Not Suitable for Charabangs

The following is a snap from our day trip down to Somerset to see Sheila Baker, Beth’s Grandfathers second wife, who was on her annual trip back across the pond. The sign is by the roadside on the hill past Wookey Hole Caves where we spent most of the afternoon.

Not Suitable for Charabangs

For those of you who are wondering what on earth a charabang is, the dictionary definition is a sort of tourist motor coach. The term still gets used occasionaly, but has really dropped out of common usage.

After visiting the caves we stopped in nearby Wells to go to Choral Evensong at the Cathedral. Wells have several choirs that share service duties. The first choir is the alto/tenor/bass parts, all men, then there is a junior choir of boys, and a junior choir of girls. We had the men with the girls on Saturday. The service was the normal variation on Book of Common Prayer Evensong that only seems to get celebrated at Cathedrals, fairly traditional, however unlike some, they were using a modern translation of the Bible for the readings. Whilst I do enjoy a well done Choral Evensong at a Cathedral, it always bothers me that it furthers the image that the Church is stuck in the past, trotting out services that have been unchanged since 1662. Almost like the sign harking back to a bygone age, and great for the tourists, but with no relevance to real life, and in a language not used by the people of England today.

However, on further investigation I found a sign of hope. As many will know, one of my big bugbears is the way the ‘traditional’ Lords Prayer has hung around. I grew up with the modern version, in fully contemporary language services, and the services that were produced during the seventies only had the modern words. With the advent of the Alternative Service Book in 1980, again the contemporary language services included only the one Lord’s Prayer. However in 1987, John Bickersteth, the then Bishop of Bath and Wells, together with Colin James the Bishop of Winchester succesfully pushed through General Synod and got the traditional language Lords Prayer printed side by side in the modern service. Since then the two have always appeared together, although in the current Common Worship services the modern form is printed first, with the traditional offered as an alternative. Quite amusingly, in the traditional language services, both versions of the prayer are also offered, although I doubt anyone would ever do a traditional language service but lapse into the modern Lords Prayer. However the reverse is quite common, including in most services at St James. Basically the entire rest of the service is in modern language, and yet, for no reason other than because “everybody knows it”, we drop into traditional language for the one prayer, and then switch back to modern language for the rest. To my mind, quite apart from the bizarre shift, it is also a misnomer that “everybody knows it” as for many years, it has not been taught in most schools, so at any services we hold when non-church goers attend, if the text of the Lords Prayer is not printed, people don’t know the words!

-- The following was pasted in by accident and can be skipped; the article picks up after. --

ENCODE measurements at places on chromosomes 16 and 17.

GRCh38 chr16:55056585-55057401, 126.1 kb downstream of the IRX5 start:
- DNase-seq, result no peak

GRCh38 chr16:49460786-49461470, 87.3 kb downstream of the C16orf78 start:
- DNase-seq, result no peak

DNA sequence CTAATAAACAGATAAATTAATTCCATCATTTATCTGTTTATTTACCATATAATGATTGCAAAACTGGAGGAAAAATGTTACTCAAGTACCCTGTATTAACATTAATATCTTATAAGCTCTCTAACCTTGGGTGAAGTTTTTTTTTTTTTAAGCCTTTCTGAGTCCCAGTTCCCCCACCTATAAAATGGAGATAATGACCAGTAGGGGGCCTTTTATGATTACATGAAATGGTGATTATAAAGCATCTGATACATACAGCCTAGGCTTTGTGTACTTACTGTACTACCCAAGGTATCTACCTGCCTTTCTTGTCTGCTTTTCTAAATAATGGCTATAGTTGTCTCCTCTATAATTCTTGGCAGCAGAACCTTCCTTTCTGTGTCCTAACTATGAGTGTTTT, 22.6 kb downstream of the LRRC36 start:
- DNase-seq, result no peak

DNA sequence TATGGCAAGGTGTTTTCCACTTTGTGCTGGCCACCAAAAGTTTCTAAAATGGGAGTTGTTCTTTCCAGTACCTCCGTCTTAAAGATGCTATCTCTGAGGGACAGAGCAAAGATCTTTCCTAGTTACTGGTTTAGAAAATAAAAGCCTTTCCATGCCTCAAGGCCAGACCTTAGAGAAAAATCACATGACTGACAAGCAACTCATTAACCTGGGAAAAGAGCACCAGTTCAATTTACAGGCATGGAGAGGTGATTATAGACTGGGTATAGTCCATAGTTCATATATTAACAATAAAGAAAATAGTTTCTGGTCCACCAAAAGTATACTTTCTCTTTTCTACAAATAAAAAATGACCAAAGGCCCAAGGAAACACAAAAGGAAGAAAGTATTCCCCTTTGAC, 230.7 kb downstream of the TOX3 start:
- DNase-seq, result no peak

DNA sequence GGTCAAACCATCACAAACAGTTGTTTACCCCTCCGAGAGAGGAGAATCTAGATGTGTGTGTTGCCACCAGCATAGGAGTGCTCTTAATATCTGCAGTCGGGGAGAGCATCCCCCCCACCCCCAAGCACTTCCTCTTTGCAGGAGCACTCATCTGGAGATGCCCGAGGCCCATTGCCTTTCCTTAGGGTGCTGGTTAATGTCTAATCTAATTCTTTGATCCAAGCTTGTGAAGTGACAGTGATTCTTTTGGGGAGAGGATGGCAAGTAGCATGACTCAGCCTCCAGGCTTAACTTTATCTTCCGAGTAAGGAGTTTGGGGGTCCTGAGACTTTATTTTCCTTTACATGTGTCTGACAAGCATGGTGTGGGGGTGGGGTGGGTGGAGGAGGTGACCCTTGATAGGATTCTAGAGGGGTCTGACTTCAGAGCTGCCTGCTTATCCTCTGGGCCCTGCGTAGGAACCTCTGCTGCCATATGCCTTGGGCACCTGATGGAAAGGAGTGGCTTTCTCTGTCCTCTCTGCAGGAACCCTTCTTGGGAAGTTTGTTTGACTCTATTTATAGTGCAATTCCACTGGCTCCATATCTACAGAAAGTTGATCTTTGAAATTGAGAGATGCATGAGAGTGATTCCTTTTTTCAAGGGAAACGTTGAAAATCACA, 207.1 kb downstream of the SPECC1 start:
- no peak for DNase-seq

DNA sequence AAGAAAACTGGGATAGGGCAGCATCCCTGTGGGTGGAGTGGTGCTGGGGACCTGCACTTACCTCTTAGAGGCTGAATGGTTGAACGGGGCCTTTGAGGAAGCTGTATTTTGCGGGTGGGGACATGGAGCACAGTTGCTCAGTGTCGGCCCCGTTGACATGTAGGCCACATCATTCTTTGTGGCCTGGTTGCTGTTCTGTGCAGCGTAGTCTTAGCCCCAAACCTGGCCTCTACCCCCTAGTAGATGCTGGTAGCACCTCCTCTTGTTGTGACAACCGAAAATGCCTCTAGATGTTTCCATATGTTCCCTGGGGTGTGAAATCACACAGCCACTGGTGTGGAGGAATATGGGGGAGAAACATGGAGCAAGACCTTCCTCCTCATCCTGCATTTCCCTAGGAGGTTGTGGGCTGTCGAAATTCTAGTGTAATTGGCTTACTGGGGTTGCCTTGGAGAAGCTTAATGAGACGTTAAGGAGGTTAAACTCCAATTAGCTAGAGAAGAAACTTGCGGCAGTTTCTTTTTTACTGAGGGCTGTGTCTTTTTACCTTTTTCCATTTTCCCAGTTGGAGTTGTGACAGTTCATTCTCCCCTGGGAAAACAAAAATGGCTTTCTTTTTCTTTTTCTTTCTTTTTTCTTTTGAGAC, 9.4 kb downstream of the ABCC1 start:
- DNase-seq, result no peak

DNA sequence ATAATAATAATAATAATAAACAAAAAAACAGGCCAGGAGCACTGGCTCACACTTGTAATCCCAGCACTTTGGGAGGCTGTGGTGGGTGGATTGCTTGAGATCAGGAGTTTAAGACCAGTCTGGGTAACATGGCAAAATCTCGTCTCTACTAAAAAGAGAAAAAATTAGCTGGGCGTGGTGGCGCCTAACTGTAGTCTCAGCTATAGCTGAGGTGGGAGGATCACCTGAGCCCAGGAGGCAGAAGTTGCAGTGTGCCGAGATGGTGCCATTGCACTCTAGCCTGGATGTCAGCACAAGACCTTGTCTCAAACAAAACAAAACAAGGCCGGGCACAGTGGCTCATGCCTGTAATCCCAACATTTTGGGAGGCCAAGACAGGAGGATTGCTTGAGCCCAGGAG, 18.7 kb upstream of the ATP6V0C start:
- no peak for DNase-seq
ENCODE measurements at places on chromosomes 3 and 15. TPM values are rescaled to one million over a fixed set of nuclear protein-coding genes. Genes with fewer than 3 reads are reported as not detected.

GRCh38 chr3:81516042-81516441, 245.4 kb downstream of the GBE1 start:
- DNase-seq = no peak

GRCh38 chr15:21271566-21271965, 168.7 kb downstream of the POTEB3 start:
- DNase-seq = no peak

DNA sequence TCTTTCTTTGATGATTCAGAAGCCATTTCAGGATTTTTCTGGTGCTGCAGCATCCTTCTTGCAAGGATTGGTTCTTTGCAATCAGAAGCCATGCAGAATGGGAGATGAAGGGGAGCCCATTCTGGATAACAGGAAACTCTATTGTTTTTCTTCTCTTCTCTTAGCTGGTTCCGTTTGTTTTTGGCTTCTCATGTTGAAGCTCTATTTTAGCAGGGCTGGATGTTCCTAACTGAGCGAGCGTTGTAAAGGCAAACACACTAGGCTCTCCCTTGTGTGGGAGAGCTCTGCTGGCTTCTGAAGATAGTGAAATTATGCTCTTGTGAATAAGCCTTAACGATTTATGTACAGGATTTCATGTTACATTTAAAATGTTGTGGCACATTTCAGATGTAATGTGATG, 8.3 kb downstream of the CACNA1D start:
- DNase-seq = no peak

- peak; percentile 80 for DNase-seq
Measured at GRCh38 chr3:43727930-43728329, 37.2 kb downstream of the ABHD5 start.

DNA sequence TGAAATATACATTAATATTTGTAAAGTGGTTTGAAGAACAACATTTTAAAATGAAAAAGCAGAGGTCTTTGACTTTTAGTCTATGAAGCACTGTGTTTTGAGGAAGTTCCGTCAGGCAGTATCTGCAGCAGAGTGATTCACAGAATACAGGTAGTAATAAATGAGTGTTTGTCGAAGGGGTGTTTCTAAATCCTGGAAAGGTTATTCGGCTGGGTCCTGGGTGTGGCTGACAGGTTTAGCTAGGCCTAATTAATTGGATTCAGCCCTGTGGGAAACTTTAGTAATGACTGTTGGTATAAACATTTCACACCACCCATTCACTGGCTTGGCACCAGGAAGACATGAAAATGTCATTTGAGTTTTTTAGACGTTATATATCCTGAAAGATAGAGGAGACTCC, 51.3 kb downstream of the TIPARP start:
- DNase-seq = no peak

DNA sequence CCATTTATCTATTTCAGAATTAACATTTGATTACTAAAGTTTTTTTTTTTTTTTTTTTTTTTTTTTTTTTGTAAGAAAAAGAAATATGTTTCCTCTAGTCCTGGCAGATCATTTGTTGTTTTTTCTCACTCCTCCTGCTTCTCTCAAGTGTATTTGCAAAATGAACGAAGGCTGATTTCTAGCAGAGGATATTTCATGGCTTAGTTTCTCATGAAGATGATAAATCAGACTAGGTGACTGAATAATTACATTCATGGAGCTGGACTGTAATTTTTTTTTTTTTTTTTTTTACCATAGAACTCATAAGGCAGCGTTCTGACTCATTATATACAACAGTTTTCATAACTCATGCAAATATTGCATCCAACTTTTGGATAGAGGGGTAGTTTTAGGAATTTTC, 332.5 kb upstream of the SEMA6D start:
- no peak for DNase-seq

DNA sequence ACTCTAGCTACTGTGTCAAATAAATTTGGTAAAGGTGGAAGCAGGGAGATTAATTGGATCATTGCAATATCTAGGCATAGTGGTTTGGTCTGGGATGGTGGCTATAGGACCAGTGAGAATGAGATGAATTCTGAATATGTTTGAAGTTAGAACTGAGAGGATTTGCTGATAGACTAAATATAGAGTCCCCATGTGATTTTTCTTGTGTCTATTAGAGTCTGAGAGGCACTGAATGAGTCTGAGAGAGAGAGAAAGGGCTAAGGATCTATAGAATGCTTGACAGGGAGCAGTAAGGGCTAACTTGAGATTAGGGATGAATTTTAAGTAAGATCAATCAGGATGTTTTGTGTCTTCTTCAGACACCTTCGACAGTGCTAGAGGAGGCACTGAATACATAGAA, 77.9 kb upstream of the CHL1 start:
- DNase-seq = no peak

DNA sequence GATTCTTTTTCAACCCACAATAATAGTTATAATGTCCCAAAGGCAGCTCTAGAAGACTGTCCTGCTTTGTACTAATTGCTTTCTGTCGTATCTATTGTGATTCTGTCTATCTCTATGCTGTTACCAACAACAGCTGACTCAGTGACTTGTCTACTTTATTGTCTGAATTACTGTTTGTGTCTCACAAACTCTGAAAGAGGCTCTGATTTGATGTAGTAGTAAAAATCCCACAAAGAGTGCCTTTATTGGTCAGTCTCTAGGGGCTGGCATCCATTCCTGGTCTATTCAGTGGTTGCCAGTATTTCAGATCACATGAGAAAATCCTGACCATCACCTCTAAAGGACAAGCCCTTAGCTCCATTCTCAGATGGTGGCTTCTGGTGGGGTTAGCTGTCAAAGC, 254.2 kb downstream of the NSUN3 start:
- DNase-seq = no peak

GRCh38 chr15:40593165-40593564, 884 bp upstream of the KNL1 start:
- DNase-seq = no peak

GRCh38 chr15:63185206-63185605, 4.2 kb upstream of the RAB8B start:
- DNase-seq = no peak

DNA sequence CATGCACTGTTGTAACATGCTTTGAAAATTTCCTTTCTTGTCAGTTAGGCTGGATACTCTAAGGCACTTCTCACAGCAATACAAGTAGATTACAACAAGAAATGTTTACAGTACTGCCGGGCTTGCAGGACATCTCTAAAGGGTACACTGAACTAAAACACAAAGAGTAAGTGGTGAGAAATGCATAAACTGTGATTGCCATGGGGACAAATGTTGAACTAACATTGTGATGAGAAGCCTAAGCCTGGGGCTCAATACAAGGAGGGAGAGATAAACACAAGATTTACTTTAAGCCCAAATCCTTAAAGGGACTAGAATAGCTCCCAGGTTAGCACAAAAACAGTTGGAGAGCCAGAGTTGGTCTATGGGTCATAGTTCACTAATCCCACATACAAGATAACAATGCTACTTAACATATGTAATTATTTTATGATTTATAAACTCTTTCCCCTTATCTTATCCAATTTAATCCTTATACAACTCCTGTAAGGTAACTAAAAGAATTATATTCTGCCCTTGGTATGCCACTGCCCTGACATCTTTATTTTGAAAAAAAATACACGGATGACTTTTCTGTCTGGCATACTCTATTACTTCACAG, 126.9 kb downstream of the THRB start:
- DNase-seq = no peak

Anyway, the sign of hope, considering the actions of one of their previous Bishops, was that in the Sunday Service book, the cathedral not only was using a modern language service, but was using the modern language Lords Prayer. More than that, the optional drop back to the traditional form had been removed totally. Whilst it is a small change, it does give me hope that if a Cathedral can move its services forward, then maybe the Church of England can stop trying to be like on of those Charabangs, struggling up the hill ignoring the sign…

2 thoughts on “Not Suitable for Charabangs”

  1. Sorry Richard … I know we have discussed this at some point … but I still find your “bugbear” with the traditional version fo the Lord’s Prayer amusing. I enjoy the mixture of modern and tradition, I still say the traditional version of the Lord’s Prayer. I learned it as a child, as my father taught it to me, and I find it comforting, and I do understnad the words. Why the staunch desire to make all new? I quite like the mix of modern and tradition, the new ideas and words in teaching mixed in with the familiar and comforting. William Shakespeare will never go out of vogue … and he is old English … he is appreciated and enjoyed and understood to this day … why not something more meaningful also kept that way … appreciated and enjoyed and understood … in old English!? 🙂 Just a thought I wanted to share with you … a different perspective. 😉

  2. I think that so many churches are totally losing their traditions for the sake of modernising themselves. You are very lucky to understand the Liturgy and the church traditions in the church where you are because I don’t. I’ve gone to “Fundamentalist” churches where the Bible was adhered to pretty darn strictly but never grew up knowing the Creed or church traditions or even a lot of basic theology or anything like that–it seems it was all rules and regs. Even though the Church is losing members and feels it has to perk itself up to respond to the needs of younger, modern members, I feel that a lot of the richness of the church is being lost, just as a lot of younger people (myself included) don’t know the words (and the significance of) many traditional hymns because modern worship songs have totally taken their place. Take the United Church in Canada, excluding ‘Onward Christian Soliders’ because they thought it was too militaristic and empire-building. I think there has to be a balance between the old and the new. The old probably *can* be taught in a new, fresh way but I think church leaders have got complacent and the traditions have lost their relevency so they appear repetitive and antiquated, not rich and meaningful. I would love to learn more about the Book of Common Prayer etc–any ideas where I could start?

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